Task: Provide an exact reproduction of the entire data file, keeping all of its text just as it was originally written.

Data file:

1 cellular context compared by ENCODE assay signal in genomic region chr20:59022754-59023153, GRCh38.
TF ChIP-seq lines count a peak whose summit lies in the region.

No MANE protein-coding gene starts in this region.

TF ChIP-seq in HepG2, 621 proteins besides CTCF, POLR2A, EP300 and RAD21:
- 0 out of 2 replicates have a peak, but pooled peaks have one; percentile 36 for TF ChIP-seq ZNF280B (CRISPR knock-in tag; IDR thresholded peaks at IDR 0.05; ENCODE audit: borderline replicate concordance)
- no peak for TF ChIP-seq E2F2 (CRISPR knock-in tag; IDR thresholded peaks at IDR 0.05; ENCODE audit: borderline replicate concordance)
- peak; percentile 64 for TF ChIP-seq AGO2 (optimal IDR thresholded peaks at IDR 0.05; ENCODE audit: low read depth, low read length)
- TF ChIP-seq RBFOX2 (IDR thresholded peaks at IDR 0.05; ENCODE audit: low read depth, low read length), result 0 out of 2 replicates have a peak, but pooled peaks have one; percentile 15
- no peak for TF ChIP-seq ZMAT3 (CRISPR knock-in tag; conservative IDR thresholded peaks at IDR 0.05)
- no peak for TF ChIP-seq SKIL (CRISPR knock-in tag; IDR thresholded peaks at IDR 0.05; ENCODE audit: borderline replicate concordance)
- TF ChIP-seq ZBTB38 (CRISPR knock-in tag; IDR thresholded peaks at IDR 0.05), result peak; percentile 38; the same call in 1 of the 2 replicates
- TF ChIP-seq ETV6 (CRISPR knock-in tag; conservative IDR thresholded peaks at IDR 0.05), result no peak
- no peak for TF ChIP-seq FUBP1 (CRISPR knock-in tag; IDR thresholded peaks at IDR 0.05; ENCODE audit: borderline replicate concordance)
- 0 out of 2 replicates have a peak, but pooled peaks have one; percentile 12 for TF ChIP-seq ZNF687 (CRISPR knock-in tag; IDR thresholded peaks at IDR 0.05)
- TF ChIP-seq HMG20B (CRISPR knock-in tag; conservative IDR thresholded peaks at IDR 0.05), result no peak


1 cellular context compared by ENCODE assay signal in genomic region chr20:59022754-59023153, GRCh38.
TF ChIP-seq lines count a peak whose summit lies in the region.

No MANE protein-coding gene starts in this region.

TF ChIP-seq in HepG2, 621 proteins besides CTCF, POLR2A, EP300 and RAD21:
- 0 out of 2 replicates have a peak, but pooled peaks have one; percentile 36 for TF ChIP-seq ZNF280B (CRISPR knock-in tag; IDR thresholded peaks at IDR 0.05; ENCODE audit: borderline replicate concordance)
- no peak for TF ChIP-seq E2F2 (CRISPR knock-in tag; IDR thresholded peaks at IDR 0.05; ENCODE audit: borderline replicate concordance)
- peak; percentile 64 for TF ChIP-seq AGO2 (optimal IDR thresholded peaks at IDR 0.05; ENCODE audit: low read depth, low read length)
- TF ChIP-seq RBFOX2 (IDR thresholded peaks at IDR 0.05; ENCODE audit: low read depth, low read length), result 0 out of 2 replicates have a peak, but pooled peaks have one; percentile 15
- no peak for TF ChIP-seq ZMAT3 (CRISPR knock-in tag; conservative IDR thresholded peaks at IDR 0.05)
- no peak for TF ChIP-seq SKIL (CRISPR knock-in tag; IDR thresholded peaks at IDR 0.05; ENCODE audit: borderline replicate concordance)
- TF ChIP-seq ZBTB38 (CRISPR knock-in tag; IDR thresholded peaks at IDR 0.05), result peak; percentile 38; the same call in 1 of the 2 replicates
- TF ChIP-seq ETV6 (CRISPR knock-in tag; conservative IDR thresholded peaks at IDR 0.05), result no peak
- no peak for TF ChIP-seq FUBP1 (CRISPR knock-in tag; IDR thresholded peaks at IDR 0.05; ENCODE audit: borderline replicate concordance)
- 0 out of 2 replicates have a peak, but pooled peaks have one; percentile 12 for TF ChIP-seq ZNF687 (CRISPR knock-in tag; IDR thresholded peaks at IDR 0.05)
- TF ChIP-seq HMG20B (CRISPR knock-in tag; conservative IDR thresholded peaks at IDR 0.05), result no peak